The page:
As demand for the COVID-19 vaccine has significantly decreased in recent weeks, Governor Mike Parson announced the Missouri National Guard (MONG) has begun scaling back its involvement at mass vaccination site locations in May. The drawdown of National Guard members is set to be completed by June 1, 2021.
“We are in a far different situation today than we were just a couple of months ago. In the beginning, vaccine demand far outweighed vaccine supply. Now, we see the reverse of that, and the need for large-scale vaccination events has lessened,” Governor Parson said. “Missouri is in a good place on the vaccine front, and that is thanks in large part to the tireless efforts of our National Guard members to get vaccines into the arms of Missourians. We couldn’t be more thankful for the hard work of these dedicated men and women over the past several months.”
State-supported vaccination teams have conducted hundreds of vaccine clinics and administered more than 382,000 vaccines, representing nearly 10 percent of total vaccines administered across Missouri.
Recently, state-supported vaccination teams and other vaccinators have experienced sharp reductions in COVID-19 vaccine demand – a trend that is occurring across the nation. As a result, the state has begun a phased approach to reduce state-supported lines of effort, particularly those utilizing the MONG.
The MONG will continue the work of its Targeted Vaccination Teams in St. Louis and Kansas City. Guard members will also continue to assist in staffing the Department of Health and Senior Services’ COVID-19 Hotline and provide support for Missouri food banks and food pantries.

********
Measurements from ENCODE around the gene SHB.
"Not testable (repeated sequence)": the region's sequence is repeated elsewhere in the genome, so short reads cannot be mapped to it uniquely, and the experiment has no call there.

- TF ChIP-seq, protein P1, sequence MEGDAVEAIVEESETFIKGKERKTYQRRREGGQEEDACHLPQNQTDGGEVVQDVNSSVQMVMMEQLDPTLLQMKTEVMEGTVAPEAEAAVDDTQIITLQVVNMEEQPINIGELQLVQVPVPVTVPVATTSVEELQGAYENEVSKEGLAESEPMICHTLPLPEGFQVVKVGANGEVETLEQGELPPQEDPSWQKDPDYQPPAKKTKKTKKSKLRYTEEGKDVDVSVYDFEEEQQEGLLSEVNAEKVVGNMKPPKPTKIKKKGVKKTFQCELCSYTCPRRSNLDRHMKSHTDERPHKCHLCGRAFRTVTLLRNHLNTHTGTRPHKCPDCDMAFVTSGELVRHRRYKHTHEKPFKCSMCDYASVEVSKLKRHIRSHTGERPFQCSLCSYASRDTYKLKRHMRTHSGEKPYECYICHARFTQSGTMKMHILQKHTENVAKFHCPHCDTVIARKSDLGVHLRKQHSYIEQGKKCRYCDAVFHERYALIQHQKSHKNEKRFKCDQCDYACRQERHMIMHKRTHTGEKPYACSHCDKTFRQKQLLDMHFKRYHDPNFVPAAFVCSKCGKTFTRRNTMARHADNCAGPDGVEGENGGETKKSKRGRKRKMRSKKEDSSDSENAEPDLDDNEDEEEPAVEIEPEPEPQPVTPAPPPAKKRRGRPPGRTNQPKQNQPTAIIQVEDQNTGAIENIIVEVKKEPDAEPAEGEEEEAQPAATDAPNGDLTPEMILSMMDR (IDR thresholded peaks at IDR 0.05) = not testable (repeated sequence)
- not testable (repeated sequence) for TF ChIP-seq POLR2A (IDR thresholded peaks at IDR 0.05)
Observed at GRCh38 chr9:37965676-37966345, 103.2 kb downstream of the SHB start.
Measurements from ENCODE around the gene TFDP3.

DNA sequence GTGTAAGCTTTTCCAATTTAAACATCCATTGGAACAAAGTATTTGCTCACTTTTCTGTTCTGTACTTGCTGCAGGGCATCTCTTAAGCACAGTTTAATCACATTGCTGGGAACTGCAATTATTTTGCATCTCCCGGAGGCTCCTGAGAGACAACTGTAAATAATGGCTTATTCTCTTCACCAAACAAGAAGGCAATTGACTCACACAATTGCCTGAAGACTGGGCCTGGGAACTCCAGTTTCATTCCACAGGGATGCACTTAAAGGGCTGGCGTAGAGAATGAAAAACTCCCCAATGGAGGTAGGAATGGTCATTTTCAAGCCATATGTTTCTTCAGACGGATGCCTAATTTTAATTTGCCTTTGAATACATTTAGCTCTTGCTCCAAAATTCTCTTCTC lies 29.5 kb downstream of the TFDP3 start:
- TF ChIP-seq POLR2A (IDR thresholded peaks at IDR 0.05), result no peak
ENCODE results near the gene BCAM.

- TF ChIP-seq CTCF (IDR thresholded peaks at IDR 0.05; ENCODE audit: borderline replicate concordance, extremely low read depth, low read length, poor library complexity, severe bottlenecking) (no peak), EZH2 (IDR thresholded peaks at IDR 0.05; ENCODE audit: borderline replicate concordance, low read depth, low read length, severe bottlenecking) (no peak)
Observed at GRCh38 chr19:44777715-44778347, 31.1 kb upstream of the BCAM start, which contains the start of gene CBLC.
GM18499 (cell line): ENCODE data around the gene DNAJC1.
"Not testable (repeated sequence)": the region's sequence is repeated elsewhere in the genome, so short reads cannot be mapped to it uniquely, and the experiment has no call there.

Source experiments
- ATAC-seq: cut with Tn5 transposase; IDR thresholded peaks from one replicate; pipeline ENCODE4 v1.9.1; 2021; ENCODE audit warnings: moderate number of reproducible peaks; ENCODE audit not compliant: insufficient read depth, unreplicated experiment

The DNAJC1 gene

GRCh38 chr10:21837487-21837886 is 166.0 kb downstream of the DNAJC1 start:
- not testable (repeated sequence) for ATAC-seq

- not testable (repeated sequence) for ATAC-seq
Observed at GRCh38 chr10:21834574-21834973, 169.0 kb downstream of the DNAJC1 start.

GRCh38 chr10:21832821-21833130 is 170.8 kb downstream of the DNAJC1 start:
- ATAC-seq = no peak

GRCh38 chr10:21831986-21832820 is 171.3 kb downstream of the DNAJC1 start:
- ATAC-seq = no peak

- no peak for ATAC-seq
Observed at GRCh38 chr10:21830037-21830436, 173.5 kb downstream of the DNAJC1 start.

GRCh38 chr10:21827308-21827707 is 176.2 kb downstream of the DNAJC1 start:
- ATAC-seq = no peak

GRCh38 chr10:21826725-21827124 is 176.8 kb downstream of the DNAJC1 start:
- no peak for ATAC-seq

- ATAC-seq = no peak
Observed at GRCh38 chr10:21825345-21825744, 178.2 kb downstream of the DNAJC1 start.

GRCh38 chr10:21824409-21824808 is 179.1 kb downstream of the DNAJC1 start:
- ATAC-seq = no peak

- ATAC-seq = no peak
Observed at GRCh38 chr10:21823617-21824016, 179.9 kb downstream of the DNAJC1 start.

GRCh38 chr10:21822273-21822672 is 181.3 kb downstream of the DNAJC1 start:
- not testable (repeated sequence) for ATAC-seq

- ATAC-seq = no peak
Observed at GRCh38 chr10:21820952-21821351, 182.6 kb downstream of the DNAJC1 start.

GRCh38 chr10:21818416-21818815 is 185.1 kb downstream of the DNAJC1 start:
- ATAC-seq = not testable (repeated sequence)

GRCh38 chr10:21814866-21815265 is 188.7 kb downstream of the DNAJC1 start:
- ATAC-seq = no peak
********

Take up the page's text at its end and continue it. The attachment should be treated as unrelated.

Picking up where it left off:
There are no plans to cancel currently scheduled state-supported vaccination events in May. However, operations will begin to shift so that a full withdraw of MONG members can be achieved by June 1. Local partners, along with AmeriCorps, FEMA vaccinators, and the Missouri Disaster Medical Assistance Team, will assist as needed with assignments previously filled by Guard members.
The State Emergency Management Agency will continue to supply PPE for local events and will also continue its efforts in providing clinical and non-clinical volunteers as needed for local events.
The state is also working with vaccinators across Missouri, including health care systems, pharmacies, local public health agencies, and other community providers, to promote more convenience-driven vaccine options for Missourians like walk-up availability and extended hours of operation.
Data shows that 80 percent of Missourians have access to a COVID-19 vaccine within a five-mile radius of where they reside. This is due to the vast network of local vaccine providers across the state of Missouri.
“Vaccines are readily available all across the state, and Missourians can often walk right into their local pharmacy and receive a shot. With universal vaccine availability and decreased interest at our mass vaccination events, scaling back our state-supported teams is the right decision for the most efficient use of our resources,” Governor Parson said. “We will continue to educate Missourians on the safety and effectiveness of the vaccine so that those who have not yet chosen to be vaccinated may join the millions of other Missourians who have.”
In total, more than 4 million vaccine doses have been administered in Missouri, nearly 2.4 million Missourians have initiated vaccination, and more than 1.8 million Missourians have been fully vaccinated. Missouri’s dashboard shows that over 38 percent of all Missourians have initiated vaccination, and nearly 50 percent of Missourians 18 and older have received at least one dose.
Of Missourians 65 and older – some of the most vulnerable Missourians – nearly 66 percent have been fully vaccinated, and 76 percent have received at least one dose.